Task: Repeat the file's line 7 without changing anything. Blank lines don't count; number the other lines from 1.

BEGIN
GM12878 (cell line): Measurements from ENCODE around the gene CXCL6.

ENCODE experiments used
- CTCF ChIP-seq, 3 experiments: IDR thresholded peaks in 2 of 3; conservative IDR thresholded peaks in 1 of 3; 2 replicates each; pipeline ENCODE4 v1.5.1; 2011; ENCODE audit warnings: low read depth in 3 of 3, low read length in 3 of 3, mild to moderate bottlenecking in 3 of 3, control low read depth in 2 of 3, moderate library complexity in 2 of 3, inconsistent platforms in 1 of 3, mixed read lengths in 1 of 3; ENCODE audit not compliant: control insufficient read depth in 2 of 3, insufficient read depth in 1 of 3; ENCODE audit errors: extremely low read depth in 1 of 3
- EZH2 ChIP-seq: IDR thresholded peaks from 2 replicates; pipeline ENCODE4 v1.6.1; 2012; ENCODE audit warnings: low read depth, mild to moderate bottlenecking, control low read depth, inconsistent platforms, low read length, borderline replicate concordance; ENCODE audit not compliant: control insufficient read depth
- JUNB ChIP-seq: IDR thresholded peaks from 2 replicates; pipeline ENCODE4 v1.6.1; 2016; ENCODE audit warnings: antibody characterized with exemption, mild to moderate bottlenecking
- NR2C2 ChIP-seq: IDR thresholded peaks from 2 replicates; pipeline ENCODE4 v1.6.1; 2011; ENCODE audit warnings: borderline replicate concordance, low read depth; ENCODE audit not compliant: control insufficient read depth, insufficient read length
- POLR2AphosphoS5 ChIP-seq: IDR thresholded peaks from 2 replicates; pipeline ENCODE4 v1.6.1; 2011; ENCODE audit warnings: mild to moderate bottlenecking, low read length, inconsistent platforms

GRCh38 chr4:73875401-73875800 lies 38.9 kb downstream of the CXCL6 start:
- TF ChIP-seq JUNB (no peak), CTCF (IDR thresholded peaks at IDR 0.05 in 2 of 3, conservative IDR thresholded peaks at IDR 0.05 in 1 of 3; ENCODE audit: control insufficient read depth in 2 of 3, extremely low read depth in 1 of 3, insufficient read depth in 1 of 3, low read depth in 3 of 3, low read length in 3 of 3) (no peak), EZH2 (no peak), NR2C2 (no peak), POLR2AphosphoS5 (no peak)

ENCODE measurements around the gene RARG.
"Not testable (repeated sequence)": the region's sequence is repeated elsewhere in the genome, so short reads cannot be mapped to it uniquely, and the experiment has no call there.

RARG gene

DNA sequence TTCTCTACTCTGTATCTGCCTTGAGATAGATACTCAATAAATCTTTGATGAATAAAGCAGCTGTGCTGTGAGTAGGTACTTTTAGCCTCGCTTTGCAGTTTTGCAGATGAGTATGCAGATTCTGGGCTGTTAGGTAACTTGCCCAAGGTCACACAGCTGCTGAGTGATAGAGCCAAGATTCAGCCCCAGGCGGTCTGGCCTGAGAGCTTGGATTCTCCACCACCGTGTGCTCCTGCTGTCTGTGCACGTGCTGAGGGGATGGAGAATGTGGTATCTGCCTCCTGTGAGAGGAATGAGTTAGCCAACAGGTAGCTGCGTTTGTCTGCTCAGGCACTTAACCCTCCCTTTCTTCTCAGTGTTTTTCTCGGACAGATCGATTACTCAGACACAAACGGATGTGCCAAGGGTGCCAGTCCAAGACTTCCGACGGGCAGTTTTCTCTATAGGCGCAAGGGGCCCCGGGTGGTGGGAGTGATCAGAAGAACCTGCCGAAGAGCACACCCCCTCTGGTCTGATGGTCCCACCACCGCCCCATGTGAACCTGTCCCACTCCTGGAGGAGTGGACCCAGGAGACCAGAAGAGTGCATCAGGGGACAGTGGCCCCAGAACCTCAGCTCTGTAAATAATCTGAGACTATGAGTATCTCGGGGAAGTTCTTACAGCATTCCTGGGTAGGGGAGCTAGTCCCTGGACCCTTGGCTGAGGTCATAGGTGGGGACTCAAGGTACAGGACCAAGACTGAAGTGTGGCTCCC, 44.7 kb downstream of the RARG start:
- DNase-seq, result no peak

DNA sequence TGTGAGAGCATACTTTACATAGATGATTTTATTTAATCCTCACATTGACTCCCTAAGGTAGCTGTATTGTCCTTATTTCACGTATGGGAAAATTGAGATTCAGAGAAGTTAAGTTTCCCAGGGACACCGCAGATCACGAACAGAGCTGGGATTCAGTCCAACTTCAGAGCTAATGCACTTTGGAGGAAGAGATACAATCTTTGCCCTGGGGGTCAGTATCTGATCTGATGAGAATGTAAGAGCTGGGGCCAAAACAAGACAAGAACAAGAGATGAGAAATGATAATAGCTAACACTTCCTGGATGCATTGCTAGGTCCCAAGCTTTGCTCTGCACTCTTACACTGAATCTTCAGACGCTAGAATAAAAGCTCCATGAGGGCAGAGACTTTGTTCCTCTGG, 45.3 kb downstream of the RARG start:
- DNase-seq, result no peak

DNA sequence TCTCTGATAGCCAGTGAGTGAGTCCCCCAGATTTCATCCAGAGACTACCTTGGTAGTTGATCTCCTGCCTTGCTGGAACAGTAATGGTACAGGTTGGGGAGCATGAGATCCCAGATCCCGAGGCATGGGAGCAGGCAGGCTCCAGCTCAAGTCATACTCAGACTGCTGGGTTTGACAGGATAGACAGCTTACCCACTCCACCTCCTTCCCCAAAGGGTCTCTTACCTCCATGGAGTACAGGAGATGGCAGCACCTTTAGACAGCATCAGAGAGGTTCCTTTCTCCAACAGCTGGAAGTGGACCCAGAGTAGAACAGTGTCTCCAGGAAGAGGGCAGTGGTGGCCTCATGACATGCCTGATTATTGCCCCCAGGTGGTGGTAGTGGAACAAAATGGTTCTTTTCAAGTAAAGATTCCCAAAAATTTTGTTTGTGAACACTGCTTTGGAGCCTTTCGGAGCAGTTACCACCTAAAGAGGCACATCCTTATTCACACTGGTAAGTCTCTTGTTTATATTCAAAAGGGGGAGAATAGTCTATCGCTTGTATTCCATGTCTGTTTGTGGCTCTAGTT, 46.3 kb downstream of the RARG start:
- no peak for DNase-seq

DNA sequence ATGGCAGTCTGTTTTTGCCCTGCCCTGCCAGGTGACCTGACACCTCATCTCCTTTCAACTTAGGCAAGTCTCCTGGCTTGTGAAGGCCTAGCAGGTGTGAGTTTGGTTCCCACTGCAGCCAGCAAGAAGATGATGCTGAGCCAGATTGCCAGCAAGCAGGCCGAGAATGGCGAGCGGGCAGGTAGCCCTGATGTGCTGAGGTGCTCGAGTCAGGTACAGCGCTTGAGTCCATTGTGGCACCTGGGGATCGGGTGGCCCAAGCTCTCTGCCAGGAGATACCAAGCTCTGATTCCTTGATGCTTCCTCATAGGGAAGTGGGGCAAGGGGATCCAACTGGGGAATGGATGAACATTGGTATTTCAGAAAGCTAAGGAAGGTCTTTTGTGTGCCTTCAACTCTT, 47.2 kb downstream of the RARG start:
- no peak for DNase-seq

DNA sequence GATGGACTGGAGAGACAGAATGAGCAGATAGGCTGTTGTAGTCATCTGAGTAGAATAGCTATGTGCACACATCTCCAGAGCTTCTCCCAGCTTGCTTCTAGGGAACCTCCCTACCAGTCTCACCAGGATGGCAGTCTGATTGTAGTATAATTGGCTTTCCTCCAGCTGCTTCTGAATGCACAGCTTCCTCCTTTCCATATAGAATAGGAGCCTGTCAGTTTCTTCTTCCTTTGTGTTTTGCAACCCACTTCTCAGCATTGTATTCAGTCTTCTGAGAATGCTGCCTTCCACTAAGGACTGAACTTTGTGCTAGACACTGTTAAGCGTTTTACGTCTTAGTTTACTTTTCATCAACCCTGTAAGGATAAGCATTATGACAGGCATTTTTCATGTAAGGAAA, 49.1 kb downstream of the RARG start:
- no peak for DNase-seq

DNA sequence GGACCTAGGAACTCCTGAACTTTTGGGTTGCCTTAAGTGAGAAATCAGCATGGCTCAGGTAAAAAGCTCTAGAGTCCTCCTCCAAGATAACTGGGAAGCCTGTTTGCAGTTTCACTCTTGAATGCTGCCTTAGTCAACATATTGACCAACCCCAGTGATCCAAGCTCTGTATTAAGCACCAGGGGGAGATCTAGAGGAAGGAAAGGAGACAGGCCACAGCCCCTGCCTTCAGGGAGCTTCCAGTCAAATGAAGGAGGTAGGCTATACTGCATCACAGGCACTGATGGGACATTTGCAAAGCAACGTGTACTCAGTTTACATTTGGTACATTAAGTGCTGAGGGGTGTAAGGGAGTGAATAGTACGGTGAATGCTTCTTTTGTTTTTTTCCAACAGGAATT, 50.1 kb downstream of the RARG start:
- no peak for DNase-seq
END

- POLR2AphosphoS5 ChIP-seq: IDR thresholded peaks from 2 replicates; pipeline ENCODE4 v1.6.1; 2011; ENCODE audit warnings: mild to moderate bottlenecking, low read length, inconsistent platforms